Oracle Database or Hadoop?

Jan 16, 2012 / By Gwen Shapira

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Some decisions sound easy, but its also easy to get them wrong. Today I had a choice of hanging around New York city, or working on my big data presentation for RMOUG. Sounds easy, and yet I spent the day working on that presentation.

Whenever I tell an experienced Oracle DBA about Hadoop and what companies are doing with it, the immediate response is “But I can do this in Oracle”.

It is true. Oracle is a marvelous generic database and can be used for many things.
You can process your web logs and figure out which pathes customers are likely to take through your online store and which are more likely to lead to a sale. You can built a recommendation engine with Oracle. You can definitely do ETL in Oracle. I’m hard pressed to think of a use-case that is simply impossible with Oracle. I can’t say for certain that Google and Facebook could replace their entire data centers with Oracle, but perhaps its possible.

Just because it is possible to do something, doesn’t mean you should. There are good reasons to use Oracle as your default solution, especially when you are an experienced oracle DBA.

But, do you really want to use Oracle to store millions of emails and scanned documents? I have few customers who do it, and I think it causes more problems than it solves. After you stored them, do you really want to use your network and storage bandwidth so  the application servers will keep reading the data from the database? Big data is… big. It is best not to move it around too much and run the processing on the servers that store the data. After all, the code takes fewer packets than the data. But, Oracle makes cores very expensive.  Are you sure you want to use them to run processing-intensive data mining algorithms?

Then there’s the issue of actually programming the processing code. If your big data is in Oracle and you want to process it efficiently, PL/SQL is pretty much the only option. PL/SQL is a nice language, but it lags behind Java and Python for the availability of tools, ease of use and mostly in its standard library. I don’t think anyone seriously considers writing their data mining programs in PL/SQL (except maybe Gerwin Hendriksen). Once you write your code in Java or Python, to access mostly unstructured data in Oracle, you go through many layers of abstraction that result in uglier and slower code. I fail to see the benefits in forcing both PL/SQL and Oracle to do something un-natural.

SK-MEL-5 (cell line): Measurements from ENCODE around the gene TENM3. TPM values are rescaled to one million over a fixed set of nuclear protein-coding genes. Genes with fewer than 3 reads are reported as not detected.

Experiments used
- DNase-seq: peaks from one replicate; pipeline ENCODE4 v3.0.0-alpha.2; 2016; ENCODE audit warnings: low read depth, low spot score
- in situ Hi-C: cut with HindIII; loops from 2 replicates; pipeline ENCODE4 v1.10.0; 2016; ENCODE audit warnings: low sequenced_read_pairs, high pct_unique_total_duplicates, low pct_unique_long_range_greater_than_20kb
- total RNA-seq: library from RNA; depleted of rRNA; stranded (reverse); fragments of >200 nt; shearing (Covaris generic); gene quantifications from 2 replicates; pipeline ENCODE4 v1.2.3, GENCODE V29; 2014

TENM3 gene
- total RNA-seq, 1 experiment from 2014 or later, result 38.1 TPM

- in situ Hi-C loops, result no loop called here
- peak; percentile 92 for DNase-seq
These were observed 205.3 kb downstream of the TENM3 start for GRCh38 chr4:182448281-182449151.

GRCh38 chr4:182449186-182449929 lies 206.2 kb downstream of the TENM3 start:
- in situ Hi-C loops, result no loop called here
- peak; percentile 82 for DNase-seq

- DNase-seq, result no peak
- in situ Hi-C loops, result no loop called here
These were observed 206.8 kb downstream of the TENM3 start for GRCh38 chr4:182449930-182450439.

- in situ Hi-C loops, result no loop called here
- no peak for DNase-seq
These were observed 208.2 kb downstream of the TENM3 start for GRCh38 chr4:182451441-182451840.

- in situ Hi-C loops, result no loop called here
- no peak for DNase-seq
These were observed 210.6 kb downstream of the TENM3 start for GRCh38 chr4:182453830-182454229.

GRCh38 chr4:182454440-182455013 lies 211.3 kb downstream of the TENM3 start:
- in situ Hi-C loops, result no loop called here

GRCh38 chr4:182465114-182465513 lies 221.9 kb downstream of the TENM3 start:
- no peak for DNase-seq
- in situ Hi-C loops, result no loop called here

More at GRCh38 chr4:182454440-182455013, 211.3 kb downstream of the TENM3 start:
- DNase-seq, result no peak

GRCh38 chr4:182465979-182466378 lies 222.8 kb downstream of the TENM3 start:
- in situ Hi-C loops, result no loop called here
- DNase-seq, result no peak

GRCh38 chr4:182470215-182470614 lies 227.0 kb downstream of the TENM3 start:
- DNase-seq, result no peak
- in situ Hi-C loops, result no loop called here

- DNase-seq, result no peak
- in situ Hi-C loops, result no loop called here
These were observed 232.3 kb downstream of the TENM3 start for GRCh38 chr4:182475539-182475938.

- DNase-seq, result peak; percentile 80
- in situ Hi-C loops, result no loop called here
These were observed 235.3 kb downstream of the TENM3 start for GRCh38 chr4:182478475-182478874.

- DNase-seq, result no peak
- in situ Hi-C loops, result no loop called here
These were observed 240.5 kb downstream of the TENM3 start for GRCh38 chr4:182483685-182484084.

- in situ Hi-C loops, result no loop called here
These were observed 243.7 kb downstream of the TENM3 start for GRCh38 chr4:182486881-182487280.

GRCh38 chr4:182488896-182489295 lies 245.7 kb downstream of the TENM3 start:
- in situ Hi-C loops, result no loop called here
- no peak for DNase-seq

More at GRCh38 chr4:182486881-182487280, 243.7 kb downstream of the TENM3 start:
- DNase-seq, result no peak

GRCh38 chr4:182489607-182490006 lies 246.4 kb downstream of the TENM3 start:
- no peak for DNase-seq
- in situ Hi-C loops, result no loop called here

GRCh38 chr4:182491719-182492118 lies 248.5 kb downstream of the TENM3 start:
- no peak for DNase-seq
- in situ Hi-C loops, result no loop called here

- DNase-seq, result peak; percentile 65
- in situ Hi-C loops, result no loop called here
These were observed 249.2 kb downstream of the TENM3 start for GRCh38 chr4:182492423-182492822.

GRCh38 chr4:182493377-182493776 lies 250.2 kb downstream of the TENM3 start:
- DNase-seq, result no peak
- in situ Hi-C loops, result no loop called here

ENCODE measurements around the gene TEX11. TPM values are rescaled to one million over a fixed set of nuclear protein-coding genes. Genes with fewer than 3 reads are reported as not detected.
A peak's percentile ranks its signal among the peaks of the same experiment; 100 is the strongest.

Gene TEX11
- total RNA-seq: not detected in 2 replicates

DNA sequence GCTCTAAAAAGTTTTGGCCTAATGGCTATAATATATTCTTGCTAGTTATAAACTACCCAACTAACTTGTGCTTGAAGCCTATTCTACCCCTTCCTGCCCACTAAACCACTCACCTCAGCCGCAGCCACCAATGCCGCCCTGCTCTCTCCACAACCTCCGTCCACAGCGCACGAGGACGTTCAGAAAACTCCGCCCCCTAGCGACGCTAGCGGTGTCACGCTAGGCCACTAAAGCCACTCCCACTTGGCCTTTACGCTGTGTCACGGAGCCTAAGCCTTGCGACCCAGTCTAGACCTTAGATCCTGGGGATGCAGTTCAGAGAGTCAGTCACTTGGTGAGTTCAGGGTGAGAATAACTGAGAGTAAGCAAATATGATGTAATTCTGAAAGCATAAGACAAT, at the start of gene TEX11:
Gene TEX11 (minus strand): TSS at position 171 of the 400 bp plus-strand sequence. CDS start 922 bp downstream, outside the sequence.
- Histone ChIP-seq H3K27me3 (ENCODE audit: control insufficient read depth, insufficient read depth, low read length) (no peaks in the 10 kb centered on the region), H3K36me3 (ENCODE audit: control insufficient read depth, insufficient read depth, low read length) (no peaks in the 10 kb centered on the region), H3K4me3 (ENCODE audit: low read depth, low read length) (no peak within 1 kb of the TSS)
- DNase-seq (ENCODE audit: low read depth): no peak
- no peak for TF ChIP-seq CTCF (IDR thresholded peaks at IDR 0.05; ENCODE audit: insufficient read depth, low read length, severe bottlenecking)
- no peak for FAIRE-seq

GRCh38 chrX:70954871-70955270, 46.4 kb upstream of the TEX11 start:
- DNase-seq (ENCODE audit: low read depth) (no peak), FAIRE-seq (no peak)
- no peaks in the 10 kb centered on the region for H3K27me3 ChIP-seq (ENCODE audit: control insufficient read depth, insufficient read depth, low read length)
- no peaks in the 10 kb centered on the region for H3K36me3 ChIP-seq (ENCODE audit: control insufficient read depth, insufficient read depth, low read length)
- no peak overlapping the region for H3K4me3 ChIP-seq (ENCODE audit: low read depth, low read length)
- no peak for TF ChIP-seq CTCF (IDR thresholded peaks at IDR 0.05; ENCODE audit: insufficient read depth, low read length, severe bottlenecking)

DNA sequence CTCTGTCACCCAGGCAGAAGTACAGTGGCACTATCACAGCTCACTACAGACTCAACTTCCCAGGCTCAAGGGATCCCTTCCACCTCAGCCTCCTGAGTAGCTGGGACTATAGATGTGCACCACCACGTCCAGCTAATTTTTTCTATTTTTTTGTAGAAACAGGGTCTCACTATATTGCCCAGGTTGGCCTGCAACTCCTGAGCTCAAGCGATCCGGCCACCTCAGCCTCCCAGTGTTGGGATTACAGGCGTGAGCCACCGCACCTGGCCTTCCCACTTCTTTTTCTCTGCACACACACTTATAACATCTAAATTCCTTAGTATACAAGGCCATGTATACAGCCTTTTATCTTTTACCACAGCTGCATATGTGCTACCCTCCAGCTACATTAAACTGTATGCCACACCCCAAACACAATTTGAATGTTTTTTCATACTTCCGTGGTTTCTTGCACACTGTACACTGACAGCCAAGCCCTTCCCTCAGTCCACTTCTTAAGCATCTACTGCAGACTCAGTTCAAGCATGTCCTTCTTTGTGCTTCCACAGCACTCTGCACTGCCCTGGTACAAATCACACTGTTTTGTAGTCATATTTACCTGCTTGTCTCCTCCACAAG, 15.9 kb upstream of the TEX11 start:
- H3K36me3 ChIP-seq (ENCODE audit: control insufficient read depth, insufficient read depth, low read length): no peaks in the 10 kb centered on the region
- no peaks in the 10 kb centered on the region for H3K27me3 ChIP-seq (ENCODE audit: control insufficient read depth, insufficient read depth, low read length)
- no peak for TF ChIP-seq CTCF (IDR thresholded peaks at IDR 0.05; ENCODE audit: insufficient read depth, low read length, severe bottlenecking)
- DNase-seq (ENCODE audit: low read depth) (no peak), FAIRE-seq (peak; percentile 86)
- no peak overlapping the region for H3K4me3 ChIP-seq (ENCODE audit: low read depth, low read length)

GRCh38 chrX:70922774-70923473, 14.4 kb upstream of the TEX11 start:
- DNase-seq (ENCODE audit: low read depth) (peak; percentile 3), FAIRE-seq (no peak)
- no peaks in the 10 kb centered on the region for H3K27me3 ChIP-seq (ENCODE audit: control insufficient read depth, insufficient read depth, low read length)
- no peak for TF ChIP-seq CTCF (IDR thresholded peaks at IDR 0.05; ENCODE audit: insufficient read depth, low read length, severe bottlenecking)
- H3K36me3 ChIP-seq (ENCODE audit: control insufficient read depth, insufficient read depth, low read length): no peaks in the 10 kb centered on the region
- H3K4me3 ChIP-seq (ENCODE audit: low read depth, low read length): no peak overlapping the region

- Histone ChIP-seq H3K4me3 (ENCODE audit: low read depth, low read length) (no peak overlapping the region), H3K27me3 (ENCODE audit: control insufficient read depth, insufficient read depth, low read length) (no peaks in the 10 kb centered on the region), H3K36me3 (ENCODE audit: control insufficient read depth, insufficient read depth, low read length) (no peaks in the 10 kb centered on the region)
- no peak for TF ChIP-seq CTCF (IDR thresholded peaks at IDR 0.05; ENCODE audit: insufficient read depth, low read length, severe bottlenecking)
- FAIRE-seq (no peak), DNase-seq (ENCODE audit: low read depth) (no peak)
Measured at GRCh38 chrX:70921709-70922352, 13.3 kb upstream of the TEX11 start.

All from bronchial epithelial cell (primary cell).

Christo says that this means that Big Data is actually a license issue. It is partially a license issue – Oracle Database is expensive and MySQL isn’t good at data warehouse stuff. It is partially a storage and network issue of scaling large volumes of data, locality of data is becoming more critical. But I see it mostly as using the right tool for the job – and just because Oracle can do something, doesn’t make it the best way to do it. Sometimes you just need Python, a good file system and a nice distributed framework.

6 Responses to “Oracle Database or Hadoop?”

  • Fahd Mirza says:

    With Exadata, the issue of network and storage scalability has been addressed to upto a great extent, and Oracle is improving that too.

    So does that leave just the license issue?

  • Gwen Shapira says:

    Exadata helps a lot with storage/network speeds, but its not the same as running code on the same box with direct attached storage (Exadata does a bit of that, but not a lot).